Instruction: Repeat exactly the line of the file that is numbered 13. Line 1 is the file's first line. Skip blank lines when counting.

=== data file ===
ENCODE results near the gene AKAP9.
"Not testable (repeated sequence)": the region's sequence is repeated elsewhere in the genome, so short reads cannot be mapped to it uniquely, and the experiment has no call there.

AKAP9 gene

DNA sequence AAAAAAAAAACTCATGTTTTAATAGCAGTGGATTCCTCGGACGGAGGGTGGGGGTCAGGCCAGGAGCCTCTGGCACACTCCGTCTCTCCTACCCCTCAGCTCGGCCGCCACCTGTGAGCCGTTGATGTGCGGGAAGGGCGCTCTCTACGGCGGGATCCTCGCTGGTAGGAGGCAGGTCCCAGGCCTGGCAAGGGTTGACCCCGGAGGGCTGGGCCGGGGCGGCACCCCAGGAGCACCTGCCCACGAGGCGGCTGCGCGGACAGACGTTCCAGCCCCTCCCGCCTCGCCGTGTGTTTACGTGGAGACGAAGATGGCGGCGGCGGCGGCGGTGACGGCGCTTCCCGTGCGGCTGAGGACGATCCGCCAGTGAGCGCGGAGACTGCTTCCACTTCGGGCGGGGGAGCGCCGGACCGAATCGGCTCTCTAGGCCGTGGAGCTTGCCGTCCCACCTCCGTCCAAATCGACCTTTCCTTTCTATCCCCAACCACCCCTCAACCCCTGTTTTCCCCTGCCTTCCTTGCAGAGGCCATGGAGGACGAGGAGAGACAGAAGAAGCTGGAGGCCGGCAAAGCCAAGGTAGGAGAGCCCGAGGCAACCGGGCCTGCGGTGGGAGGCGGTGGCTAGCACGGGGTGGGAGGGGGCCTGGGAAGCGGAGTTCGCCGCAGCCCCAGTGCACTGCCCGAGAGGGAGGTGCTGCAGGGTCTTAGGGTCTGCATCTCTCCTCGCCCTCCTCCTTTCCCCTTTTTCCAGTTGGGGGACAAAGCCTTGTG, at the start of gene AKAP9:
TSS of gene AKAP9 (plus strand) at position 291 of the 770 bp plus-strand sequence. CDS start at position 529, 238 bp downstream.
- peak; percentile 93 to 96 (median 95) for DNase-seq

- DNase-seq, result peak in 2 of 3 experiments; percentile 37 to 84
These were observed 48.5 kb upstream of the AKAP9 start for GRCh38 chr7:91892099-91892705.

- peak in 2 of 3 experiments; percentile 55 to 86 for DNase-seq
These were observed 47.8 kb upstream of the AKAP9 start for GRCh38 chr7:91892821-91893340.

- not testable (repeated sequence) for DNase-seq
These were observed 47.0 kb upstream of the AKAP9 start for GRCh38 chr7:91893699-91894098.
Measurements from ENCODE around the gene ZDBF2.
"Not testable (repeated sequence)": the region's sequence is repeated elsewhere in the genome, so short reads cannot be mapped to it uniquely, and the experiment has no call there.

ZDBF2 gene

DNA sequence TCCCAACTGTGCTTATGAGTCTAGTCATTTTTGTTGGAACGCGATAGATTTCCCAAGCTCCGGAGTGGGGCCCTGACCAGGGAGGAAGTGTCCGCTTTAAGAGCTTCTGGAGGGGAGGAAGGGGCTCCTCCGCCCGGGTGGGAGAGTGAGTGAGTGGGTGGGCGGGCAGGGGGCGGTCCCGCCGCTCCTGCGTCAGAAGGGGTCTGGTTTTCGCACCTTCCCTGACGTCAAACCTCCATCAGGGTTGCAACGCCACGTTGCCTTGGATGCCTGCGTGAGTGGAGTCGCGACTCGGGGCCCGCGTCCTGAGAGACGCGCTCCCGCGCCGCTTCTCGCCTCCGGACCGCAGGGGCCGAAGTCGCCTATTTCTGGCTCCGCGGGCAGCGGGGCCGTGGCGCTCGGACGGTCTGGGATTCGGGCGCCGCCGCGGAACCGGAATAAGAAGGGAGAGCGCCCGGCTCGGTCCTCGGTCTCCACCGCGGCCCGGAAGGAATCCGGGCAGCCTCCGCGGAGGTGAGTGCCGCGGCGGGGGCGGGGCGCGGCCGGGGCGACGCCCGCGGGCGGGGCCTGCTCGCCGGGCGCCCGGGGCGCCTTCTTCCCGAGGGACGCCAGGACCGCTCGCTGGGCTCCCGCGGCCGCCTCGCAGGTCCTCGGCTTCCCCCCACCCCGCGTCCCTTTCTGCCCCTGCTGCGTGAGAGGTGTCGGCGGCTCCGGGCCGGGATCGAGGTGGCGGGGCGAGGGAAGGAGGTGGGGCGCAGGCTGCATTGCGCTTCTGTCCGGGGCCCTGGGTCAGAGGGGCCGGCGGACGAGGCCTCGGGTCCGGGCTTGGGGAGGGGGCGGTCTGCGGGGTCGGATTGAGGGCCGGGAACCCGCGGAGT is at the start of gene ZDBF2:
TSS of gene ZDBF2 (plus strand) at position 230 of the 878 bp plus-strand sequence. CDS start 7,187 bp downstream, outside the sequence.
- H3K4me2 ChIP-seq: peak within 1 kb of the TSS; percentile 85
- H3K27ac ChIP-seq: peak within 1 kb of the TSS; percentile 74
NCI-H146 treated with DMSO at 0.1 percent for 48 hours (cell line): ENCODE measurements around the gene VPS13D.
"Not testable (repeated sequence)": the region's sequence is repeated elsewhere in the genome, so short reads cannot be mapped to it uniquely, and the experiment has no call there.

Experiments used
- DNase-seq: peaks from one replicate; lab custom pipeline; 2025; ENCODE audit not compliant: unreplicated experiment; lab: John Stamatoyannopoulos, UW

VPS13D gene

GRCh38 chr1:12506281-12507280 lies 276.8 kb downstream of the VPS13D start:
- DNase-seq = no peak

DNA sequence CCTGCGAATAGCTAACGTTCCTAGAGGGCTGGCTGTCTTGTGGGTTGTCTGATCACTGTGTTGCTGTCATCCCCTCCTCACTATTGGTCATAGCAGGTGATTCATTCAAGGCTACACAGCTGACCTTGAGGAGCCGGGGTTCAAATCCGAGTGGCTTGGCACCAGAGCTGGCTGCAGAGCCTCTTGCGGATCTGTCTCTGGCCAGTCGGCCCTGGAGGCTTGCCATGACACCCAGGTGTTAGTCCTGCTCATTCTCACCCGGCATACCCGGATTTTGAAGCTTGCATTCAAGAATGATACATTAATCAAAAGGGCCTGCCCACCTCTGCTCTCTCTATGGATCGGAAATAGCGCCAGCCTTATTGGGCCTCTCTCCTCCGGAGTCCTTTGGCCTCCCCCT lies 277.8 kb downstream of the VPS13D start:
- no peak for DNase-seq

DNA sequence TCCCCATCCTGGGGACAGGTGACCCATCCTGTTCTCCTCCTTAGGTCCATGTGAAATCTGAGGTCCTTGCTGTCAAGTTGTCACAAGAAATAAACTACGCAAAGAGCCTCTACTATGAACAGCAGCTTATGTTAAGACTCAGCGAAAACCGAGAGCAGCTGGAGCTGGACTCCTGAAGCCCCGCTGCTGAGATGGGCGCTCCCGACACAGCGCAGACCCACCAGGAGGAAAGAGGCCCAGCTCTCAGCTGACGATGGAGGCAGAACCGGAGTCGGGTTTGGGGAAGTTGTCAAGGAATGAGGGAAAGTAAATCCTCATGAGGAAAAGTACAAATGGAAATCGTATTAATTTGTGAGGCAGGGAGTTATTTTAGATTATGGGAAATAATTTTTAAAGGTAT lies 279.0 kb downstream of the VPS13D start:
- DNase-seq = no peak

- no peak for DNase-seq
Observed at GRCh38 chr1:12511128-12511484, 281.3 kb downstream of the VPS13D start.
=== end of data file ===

Measurements from ENCODE around the gene ZDBF2.